We along with Wellcome jointly funded the development of this centre with a scientific focus on circuit mechanisms underpinning adaptive behaviour.
Led by Professor Gero Miesenboeck, the Centre for Neural Circuits and Behaviour (CNCB) at Oxford University assembled a team of neuroscientists to work in a single redesigned and refurbished building with state-of-the-art equipment to tackle circuit function, utilising the fruit fly as the model organism in the first instance. The centre became fully operational in November 2011 and officially opened in April 2012. The one-off strategic award to CNCB came to any end in 2021.
Neural mechanisms that assign values to different options and estimate their ‘distance’ from a desired goal are central to adaptive intelligence, but how valuations and error signals are constructed remain largely unknown. Professor Miesenboeck explains: "We aim to identify within the great complexity of the brain elemental circuits that perform fundamental operations. We challenge these circuits in behavioural tests, delineate their wiring diagrams, and dissect how they work. To do so, we push technological boundaries."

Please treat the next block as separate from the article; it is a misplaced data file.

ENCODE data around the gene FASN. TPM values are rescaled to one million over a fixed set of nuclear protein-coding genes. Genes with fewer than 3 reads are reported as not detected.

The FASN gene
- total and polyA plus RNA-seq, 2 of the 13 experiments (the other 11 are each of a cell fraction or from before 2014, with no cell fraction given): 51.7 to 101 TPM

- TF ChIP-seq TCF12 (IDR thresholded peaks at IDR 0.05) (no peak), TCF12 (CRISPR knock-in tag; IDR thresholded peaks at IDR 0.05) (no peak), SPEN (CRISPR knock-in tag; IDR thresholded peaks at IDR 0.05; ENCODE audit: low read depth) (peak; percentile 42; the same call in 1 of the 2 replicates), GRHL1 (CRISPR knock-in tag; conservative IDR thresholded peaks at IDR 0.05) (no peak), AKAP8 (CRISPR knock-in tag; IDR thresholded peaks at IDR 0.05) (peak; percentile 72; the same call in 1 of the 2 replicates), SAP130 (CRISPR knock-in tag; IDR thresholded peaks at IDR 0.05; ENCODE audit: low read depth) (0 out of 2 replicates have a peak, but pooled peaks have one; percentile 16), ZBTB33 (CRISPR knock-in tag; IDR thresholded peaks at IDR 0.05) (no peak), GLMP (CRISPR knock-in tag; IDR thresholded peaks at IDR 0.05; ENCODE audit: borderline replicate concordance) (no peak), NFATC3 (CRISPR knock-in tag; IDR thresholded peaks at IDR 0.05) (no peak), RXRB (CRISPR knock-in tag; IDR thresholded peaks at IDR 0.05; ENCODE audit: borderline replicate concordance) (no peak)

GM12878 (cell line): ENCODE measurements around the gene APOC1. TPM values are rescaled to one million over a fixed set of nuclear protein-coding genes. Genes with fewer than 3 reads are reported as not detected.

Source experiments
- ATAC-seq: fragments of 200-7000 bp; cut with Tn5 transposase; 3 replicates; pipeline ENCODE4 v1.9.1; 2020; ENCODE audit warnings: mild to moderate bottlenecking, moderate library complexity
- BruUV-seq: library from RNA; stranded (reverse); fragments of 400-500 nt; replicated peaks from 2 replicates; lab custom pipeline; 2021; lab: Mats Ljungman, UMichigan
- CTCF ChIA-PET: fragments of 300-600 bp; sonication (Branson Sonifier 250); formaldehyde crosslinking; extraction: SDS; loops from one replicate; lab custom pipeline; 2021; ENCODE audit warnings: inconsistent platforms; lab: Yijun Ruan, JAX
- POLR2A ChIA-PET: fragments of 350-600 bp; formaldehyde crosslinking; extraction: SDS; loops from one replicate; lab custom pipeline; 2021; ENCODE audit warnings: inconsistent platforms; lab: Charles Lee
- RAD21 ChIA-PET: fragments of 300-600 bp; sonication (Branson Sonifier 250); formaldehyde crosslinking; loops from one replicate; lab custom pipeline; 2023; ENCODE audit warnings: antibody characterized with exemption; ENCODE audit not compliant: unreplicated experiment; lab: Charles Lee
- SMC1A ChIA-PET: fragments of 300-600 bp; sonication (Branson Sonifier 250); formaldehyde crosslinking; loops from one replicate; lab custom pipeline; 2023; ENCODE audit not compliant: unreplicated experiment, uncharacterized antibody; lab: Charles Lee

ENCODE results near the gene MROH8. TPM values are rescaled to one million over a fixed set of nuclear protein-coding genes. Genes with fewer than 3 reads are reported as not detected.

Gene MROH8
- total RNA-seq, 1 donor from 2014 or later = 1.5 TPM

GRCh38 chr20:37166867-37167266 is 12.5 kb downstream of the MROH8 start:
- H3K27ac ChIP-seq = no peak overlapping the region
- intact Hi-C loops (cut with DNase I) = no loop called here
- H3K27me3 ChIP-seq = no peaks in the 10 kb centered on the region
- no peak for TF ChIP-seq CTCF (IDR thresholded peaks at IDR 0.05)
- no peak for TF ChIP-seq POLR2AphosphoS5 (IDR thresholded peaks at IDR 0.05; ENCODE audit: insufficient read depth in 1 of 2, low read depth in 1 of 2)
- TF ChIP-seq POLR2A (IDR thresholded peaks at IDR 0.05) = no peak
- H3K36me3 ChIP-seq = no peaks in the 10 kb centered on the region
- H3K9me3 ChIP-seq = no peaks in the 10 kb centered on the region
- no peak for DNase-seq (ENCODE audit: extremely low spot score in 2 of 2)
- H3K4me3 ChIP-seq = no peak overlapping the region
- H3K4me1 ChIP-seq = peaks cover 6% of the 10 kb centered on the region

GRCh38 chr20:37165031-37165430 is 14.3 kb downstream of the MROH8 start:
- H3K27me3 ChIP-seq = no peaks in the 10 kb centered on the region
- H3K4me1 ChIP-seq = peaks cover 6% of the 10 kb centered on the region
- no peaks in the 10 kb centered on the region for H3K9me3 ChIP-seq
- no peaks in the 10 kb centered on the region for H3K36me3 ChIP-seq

CNCB provides and utilises cutting-edge core infrastructure in genetics, neuro-anatomy, optics and behaviour, and houses up to 60 scientists at levels from graduate students to assistant professors and established research group heads. Currently the centre houses the groups of Professors Gero Miesenboeck, Scott Waddell and Stephen Goodwin.